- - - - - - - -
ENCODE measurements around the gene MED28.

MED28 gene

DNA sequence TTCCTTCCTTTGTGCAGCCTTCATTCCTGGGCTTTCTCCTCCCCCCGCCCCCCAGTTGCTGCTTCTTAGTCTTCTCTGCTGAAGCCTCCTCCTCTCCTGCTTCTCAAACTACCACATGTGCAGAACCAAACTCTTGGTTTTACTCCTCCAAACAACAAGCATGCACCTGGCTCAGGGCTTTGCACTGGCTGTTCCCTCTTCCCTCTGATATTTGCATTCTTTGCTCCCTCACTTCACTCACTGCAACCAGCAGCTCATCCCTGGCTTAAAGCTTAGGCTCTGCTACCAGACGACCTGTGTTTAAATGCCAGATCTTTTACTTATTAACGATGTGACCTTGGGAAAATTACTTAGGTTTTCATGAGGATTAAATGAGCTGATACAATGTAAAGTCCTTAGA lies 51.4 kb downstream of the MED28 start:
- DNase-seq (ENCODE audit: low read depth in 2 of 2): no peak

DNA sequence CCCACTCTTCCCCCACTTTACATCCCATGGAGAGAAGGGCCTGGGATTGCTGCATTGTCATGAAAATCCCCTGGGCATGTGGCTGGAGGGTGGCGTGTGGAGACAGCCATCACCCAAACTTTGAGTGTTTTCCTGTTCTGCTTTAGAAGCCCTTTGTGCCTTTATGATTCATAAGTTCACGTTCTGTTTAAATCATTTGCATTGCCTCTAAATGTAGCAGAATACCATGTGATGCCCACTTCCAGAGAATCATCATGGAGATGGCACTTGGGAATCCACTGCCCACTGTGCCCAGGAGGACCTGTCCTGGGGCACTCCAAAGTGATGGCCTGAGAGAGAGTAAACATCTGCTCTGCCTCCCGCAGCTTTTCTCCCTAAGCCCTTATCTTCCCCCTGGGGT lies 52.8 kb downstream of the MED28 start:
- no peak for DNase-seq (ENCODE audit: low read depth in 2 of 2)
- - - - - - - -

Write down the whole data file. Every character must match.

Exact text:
ENCODE measurements around the gene MED28.

MED28 gene

DNA sequence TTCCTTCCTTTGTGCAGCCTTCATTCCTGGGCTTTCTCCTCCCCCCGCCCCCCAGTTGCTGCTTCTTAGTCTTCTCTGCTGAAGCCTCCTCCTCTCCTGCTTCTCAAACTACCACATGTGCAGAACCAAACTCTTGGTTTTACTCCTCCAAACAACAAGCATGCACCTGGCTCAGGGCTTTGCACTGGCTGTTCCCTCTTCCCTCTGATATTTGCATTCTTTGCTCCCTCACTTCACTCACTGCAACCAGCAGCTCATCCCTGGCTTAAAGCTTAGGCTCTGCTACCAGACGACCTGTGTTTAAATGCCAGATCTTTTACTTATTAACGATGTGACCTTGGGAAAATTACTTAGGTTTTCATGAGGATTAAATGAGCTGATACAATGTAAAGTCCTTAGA lies 51.4 kb downstream of the MED28 start:
- DNase-seq (ENCODE audit: low read depth in 2 of 2): no peak

DNA sequence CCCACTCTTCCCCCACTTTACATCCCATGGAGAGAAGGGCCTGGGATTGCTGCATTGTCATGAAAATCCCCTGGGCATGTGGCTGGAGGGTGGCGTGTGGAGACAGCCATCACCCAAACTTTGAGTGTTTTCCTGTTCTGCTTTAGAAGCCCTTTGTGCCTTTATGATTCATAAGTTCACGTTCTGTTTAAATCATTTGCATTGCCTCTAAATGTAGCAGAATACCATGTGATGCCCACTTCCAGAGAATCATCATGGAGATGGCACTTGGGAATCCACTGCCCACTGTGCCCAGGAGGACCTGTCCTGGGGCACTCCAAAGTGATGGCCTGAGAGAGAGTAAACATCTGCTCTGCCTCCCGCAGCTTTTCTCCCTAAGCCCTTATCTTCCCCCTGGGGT lies 52.8 kb downstream of the MED28 start:
- no peak for DNase-seq (ENCODE audit: low read depth in 2 of 2)